With the setup of the mastering chain, the reflections of my old studio desk (with huge, melamine-coated 240 x 120 cm tabletop) became a problem. Also my sideracks (both top loaders) did not correspond to my everyday life any more, because the rear sides of the devices were inaccessible in that case. However, there are switches there - e.g. the transformers of the "Mini Massive" EQ can be switched on and off. A new desk had to come - and the desks of the well-known manufacturers I did not really like - besides, they were far too expensive for me - it started at well over €3000!
The acute shortcomings of the old table already defined the most important details (approach by negation) and I also no longer wanted a "castle" behind which I am overbuilt. The whole thing should be absolutely "straight forward" - that is, the clearest possible shape and equally straightforward craftsmanship. However, such a fine piece of furniture was new ground for me and my tools were limited. Since my workshop (in the basement) is too small for such a large table, I was waiting for June in order to build the table on the terrace.
The basic idea was to let the frontloader sideracks hold the much smaller tabletop (164 x 80cm instead of 240 x 120cm). The left side of the desk is dedicated to analog tracking and summing, so the left siderack contains the processors ( preamps, EQs and compressors), which are connected to the Studer 961 console (in the left half of the tabletop). Since the tabletop consists mostly of holes, two crossbars (as a lying T-beam) are underneath for stabilization.
n the right half of the table is an 8U rack with the key mastering equipment, the center of my setup. In the right siderack are the audio interfaces, FX, more equalizers, monitoring and the transfer console. In front of the desk-rack are the computer keyboard with trackpad and occasionally the motorfader bank. The desk-rack has another 3U / 19 inch on the rear (below the table top) with a 19 inch power distributor (Hirschmann) and a patchbay.
This is the cross-section of the table (from both sides). The desk-rack (black) got a different shape during the implementation - I originally planned with the shape of my old desk-rack. The dots symbolize the lateral openings in the desk-rack. At the rear end, under the table top, is the vertically glued strip that prevents the table from bending. At the same time, it hides the view of the cable channel. In the middle of the table runs the crossbar, which together with the rear bar forms a "T". After all, the tabletop consists almost entirely of holes - the console and filled desk-rack together already exceed 60 kg in weight.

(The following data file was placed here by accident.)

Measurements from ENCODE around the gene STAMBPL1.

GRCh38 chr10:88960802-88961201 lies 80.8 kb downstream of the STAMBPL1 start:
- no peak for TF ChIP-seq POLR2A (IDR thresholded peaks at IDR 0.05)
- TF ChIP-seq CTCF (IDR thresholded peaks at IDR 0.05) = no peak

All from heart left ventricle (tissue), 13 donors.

The two sketches shown above had already been my entire plans - it was pretty clear to me what the table should look like. Most of the widths were given anyway: 19 inches plus rack rails give the inside width of the sideracks and for the desk-rack 2x the wood thickness (side panels) has to be added to recess it into the table. This way it was possible to work with only rectangles (from the hardware store). I chose birch multiplex 21mm for the main parts and 15mm for some smaller parts (crossbars, mixer "ears", shelves for computers and hard drives).
To avoid a financial debacle, I first bought two 80x80cm squares. So I could first check whether I would be able to cut two equal side parts for the Siderack. Only after I succeeded, I bought the rest of the wood. I also bought a new multi-sander for €80 - a very good purchase, as it soon turned out.
The photos show the first steps. At the top left you can see the first sawed side parts, and behind it the 80 x 80cm squares for the side parts of the second siderack along with the rest of the wood. The two small pieces are the support surfaces for the table top and made from the scrap of the first siderack side pieces. Next I sawed the table top to size - at the widest point it is 164cm, 140cm at the back and 110cm at the front. The top is 80cm deep and the bend (= the widest point) is on the line 60 / 20cm.
To avoid any theory errors, I first fitted the mixer (top right). This was concerned with the I/O's at the back, which must be accessible. In addition, the connectors must be able to be plugged in and out - this takes a little space and is best shown in a practical test.
For the 8U desk-rack, I first used my old DIY 6U rack - until I came up with the better shape of the desk-rack just before installing the old one.
Here you can see the desk-rack - yet without openings on the sides. Its design is such that it rests on the tabletop at the front and back. This means that it does not need any lateral stabilization and can be easily removed - the whole piece of furniture can thus be transported more easily in individual parts if necessary. The protruding plate in the front of the desk-rack is there to "park" the motor-faders, since I use them rather infrequently. The Faderbank can thus be easily retracted into the table.
Now, here's where I get into the work / labor involved - for some, you may already be able to tell from the picture of the table rack what an orgy of sanding is involved in building the table! It was by far the longest single process during the entire construction. It's grind, wipe, soak, dry, grind again, wipe, soak, dry, and again and again. While doing this, gradually refining the sandpaper (I had 80, 120, 180, 240, 300, 400), making several passes with the same number starting at 120. This takes a lot of time and also requires some good nerves (of the neighbors)! But it is worth it. You can feel it. The wood becomes smooth and slick like a tile.
The watering: with a well-soaked sponge, moisten the wood well - make it really wet. Then, when drying, the hairs in the wood stand up, which, after complete drying, are sanded off again. This makes the surface noticeably smoother / denser each time, and each time the water is absorbed less or more badly into the wood (surface tension). Therefore, the sandpaper should gradually become finer. As you can see, I have already glued the racks before staining (and sanding).